South Korean cryptocurrency exchange Bithumb is looking to go public in the United States — a first for a major cryptocurrency exchange.
Bithumb Seeks Backdoor IPO
Bithumb, the world’s second largest cryptocurrency exchange my volume, is reportedly planning on forgoing an Initial Public Offering (IPO) and garnering admission as a publically-listed company in the United States by way of a reverse merger.
The Singapore-based company has, as reported by CNBC, signed a legally-binding document — which states its intent to purchase the already-publically-traded Blockchain Industries (BCII) and rename it “Blockchain Exchange Alliance.”
Blockchain Industries isn’t exactly a major player, however. The over-the-counter traded company needs to meet stricter requirements in order to find itself trading on the New York Stock Exchange (NYSE) or Nasdaq — requirements Bithumb presumably intends to meet, given that the newly-named Blockchain Exchange Alliance would make up the lion’s share of the merged company.
CNBC also claims to have confirmed information that Blockchain Exchange Alliance plans on aggressively expanding beyond the first and foremost market leader, Bitcoin (BTC) [coin_price], by purchasing various global exchanges for the still-relatively-new asset class — and by “aggressive,” we’re talking about nearly half a century’s worth by the end of next year.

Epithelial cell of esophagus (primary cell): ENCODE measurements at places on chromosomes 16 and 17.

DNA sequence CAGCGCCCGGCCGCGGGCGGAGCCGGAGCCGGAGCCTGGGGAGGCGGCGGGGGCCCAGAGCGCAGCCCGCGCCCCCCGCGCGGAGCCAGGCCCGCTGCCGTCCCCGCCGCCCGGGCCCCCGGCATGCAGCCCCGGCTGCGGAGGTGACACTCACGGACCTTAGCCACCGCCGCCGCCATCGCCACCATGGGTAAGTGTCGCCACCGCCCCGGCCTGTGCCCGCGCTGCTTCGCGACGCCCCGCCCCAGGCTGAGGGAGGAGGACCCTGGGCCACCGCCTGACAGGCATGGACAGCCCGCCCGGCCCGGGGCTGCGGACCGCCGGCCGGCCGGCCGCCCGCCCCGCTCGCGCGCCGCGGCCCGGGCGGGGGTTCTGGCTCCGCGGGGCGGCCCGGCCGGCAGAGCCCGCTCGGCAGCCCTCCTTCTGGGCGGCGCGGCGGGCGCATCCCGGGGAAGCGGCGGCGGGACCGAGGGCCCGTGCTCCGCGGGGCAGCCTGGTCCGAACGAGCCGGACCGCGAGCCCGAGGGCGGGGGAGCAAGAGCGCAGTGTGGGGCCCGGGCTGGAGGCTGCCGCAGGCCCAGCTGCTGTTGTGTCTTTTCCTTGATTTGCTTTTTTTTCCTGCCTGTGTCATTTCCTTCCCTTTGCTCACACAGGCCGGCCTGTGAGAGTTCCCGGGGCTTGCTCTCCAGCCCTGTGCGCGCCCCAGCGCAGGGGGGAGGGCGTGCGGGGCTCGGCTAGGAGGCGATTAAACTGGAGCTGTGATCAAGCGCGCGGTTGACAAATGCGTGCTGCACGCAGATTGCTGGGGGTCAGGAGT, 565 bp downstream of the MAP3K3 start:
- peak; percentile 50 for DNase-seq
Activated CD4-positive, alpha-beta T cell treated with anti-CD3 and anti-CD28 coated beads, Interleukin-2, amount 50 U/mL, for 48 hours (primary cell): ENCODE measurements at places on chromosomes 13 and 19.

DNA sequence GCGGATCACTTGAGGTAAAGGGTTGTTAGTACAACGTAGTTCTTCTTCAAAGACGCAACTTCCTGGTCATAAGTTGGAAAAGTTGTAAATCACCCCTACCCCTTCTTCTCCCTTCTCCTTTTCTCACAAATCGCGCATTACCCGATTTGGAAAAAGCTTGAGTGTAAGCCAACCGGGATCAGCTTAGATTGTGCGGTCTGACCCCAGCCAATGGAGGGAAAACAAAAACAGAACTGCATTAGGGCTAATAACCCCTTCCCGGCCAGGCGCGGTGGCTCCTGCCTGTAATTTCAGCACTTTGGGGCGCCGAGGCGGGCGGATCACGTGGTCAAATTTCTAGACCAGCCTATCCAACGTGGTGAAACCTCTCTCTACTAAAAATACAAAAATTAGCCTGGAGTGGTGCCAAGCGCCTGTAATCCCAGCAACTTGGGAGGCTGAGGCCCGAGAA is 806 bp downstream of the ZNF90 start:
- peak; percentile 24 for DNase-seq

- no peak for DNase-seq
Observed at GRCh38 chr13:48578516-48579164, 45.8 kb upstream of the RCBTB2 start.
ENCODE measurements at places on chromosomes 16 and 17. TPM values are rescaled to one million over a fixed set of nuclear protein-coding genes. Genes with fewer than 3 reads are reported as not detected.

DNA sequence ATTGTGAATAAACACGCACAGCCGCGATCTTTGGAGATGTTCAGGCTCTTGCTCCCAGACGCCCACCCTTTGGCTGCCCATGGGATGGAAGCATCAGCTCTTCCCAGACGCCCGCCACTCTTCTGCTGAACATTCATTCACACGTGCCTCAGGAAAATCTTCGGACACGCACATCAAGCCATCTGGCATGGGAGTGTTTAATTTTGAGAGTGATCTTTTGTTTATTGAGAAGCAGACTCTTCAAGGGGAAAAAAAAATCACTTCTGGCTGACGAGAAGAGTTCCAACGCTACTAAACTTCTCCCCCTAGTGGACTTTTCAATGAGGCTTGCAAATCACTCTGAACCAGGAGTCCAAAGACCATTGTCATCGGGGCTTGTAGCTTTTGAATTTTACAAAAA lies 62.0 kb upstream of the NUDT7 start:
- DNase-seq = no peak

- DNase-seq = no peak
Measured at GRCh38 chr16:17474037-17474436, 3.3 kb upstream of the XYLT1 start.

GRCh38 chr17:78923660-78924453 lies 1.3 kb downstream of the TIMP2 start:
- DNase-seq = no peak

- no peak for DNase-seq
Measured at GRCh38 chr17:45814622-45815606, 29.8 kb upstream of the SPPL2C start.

At the time of this publication, no cryptocurrency exchange is publically listed in the United States.
A Rough Reputation
Bithumb, meanwhile, has recently been accused of faking its trading volume and engaging in wash trading. The platform was also hacked to the tune of $31 million in assets less than a year ago — which hasn’t done a lot for the platforms reputation against major industry players like Binance and Coinbase.
All attention in the regulatory space, meanwhile, is currently focused on the recently-withdrawn Bitcoin ETF application from VanEck/SolidX and the impending launch of Intercontinental Exchange’s (ICE) Bakkt.
While the former may sting for those longing for an increase in Bitcoin’s institutional exposure, the latter still remains on the slate as good news — assuming the Commodity Futures Trading Commission (CTFC) revs its engine following a lengthy and still-ongoing US government shutdown.
What do you think of Bithumb’s plans to go public via the slightly-unorthodox method of conducting a reverse merger? Let us know your thoughts in the comments below!
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